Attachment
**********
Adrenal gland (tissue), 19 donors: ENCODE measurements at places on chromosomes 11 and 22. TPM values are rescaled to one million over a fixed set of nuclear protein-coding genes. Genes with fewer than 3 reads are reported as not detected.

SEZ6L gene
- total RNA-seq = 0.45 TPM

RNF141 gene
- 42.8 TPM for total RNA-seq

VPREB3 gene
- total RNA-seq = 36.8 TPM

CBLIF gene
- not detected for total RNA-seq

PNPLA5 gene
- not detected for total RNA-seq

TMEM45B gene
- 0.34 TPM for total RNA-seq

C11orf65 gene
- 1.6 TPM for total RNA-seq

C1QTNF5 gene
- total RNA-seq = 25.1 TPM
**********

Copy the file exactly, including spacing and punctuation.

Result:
Adrenal gland (tissue), 19 donors: ENCODE measurements at places on chromosomes 11 and 22. TPM values are rescaled to one million over a fixed set of nuclear protein-coding genes. Genes with fewer than 3 reads are reported as not detected.

SEZ6L gene
- total RNA-seq = 0.45 TPM

RNF141 gene
- 42.8 TPM for total RNA-seq

VPREB3 gene
- total RNA-seq = 36.8 TPM

CBLIF gene
- not detected for total RNA-seq

PNPLA5 gene
- not detected for total RNA-seq

TMEM45B gene
- 0.34 TPM for total RNA-seq

C11orf65 gene
- 1.6 TPM for total RNA-seq

C1QTNF5 gene
- total RNA-seq = 25.1 TPM